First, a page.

Joan Rivers – Nottingham Royal Concert Hall, Wednesday October 17
If her support act was to be believed, Joan Rivers had been shipped to Nottingham, piece by piece, in a stack of cryogenically frozen containers. As the duo – Kit Hesketh-Harvey and James McConnel – performed their elegantly witty set, she was apparently being thawed and re-assembled in the wings. The grand announcement was made and the fans rose to their feet – only to be greeted by a cadaverous figure on a stretcher, carried onto the stage and swiftly dispatched again.
After the interval, Joan made a second entrance, this time in full working order. Even at the age of 79, her energies were undimmed; throughout the 70 minute set, she barely paused for breath, rushing this way and that across the stage as she heaped her foul-mouthed scorn upon all and sundry.
If you only knew of Joan Rivers from her television appearances, which are hardly models of decorum and restraint in the first place, then you might have been taken aback by the sheer filthiness of her on-stage routine. Sexually unabashed and gynaecologically thorough – to put it mildly – she exhibited a bracing disregard for conventional notions of good taste, breaking every taboo in the book. All manner of love-making positions were mimed, her favourites being the ones that allowed her to multi-task; her demonstration of how to enjoy intimate pleasure while checking her emails was particularly unforgettable.
And then, of course, there were those deliciously vicious take-downs of celebrity figures; within the first minute alone, she had demolished Susan Boyle and Tom Daley, and that was just for starters. Whole sections of society were kicked away with a well-aimed quip or two: Mexicans, Chinese, Liverpudlians. At times, you had to wonder how she was getting away with it, but Joan’s brazen, take-no-prisoners bravado somehow rendered all prissy, PC-minded objections redundant.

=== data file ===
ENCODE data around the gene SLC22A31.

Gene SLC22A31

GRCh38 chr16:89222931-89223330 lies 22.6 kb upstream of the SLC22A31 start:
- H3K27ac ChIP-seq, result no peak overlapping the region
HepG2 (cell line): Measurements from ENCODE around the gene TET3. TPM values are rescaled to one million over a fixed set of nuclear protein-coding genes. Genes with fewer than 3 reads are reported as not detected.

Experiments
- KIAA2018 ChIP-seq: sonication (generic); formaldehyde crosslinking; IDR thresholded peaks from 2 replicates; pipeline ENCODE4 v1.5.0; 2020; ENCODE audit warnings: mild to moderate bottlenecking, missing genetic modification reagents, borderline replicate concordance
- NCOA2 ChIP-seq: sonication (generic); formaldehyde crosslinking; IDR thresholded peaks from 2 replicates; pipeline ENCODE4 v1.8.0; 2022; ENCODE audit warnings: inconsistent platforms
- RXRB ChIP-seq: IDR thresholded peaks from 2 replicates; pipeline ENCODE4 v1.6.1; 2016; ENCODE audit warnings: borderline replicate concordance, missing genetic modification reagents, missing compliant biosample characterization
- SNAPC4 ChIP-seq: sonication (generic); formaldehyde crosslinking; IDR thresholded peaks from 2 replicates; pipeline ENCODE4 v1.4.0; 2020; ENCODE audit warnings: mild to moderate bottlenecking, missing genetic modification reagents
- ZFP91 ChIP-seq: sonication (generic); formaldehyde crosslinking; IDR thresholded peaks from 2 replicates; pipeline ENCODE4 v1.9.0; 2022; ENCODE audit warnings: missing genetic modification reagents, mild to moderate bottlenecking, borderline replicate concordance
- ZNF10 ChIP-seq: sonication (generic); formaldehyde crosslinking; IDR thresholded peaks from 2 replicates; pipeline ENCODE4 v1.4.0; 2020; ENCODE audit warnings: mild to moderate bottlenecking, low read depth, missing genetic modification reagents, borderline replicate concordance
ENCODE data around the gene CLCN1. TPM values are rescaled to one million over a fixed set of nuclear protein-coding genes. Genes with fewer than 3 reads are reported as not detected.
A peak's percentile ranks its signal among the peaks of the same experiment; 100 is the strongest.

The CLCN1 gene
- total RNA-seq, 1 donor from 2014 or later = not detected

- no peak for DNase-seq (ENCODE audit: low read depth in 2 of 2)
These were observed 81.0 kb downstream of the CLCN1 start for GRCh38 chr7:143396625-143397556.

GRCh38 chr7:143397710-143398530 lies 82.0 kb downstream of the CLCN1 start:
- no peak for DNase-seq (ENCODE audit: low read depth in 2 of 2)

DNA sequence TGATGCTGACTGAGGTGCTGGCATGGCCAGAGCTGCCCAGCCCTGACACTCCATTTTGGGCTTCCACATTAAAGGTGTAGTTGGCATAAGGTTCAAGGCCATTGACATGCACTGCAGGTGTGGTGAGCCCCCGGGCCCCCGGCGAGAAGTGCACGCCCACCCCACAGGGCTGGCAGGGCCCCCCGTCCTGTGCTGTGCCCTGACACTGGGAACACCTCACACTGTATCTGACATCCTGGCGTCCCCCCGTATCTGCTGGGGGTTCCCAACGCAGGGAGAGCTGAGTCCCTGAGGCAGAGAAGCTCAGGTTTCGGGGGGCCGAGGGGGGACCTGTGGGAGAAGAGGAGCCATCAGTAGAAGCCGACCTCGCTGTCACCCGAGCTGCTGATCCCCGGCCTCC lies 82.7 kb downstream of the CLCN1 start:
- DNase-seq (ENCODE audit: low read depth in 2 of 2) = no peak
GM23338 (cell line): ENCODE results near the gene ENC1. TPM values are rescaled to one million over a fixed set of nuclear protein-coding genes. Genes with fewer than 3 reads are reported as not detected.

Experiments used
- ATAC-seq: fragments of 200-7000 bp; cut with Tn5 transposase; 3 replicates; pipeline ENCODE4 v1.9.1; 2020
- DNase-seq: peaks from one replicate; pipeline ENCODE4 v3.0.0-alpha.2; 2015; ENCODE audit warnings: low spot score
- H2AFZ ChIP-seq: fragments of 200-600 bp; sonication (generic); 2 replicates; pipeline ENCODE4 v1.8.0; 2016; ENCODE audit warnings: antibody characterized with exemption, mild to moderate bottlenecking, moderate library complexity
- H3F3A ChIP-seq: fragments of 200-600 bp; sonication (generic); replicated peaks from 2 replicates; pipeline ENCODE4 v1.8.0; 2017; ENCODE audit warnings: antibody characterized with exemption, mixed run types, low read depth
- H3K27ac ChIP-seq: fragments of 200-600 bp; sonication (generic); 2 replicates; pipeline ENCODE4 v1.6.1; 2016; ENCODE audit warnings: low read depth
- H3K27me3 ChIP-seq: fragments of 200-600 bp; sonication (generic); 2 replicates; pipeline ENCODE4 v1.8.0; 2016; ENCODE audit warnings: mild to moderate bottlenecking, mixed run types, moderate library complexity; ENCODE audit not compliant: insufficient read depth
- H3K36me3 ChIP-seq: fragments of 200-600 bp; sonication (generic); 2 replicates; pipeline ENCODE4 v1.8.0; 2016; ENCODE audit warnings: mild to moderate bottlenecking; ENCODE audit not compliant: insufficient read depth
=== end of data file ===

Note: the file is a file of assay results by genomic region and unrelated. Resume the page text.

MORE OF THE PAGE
Behind her, a three piece band remained motionless behind their instruments, only getting to play as the star made her exit. It can’t have been the toughest of gigs. The keyboardist was briefly pressed into service, attempting to hoist his employer onto the lid of his grand piano. She almost made it, as well.
A few were spared the Rivers wrath. The gay men in the audience got a free pass, “because they’ll laugh at anything”. Some of Joan’s “very dear friends” in show business were treated with something approaching kindness, although there was usually a sting in the tail. Other than that, it was open season: Justin Bieber was “that adorable little lesbian”, Angelina Jolie was diseased, Jennifer Aniston had, shall we say, some personal hygiene problems.
At times, it did all feel a little too relentless, with little in the way of subtle pacing. But for the most part, as the crowd shrieked with delighted outrage and the veteran comic mugged, cringed and mock-spewed her way through her routine, you had to hand it to her: this was a class turn, from one of the greats.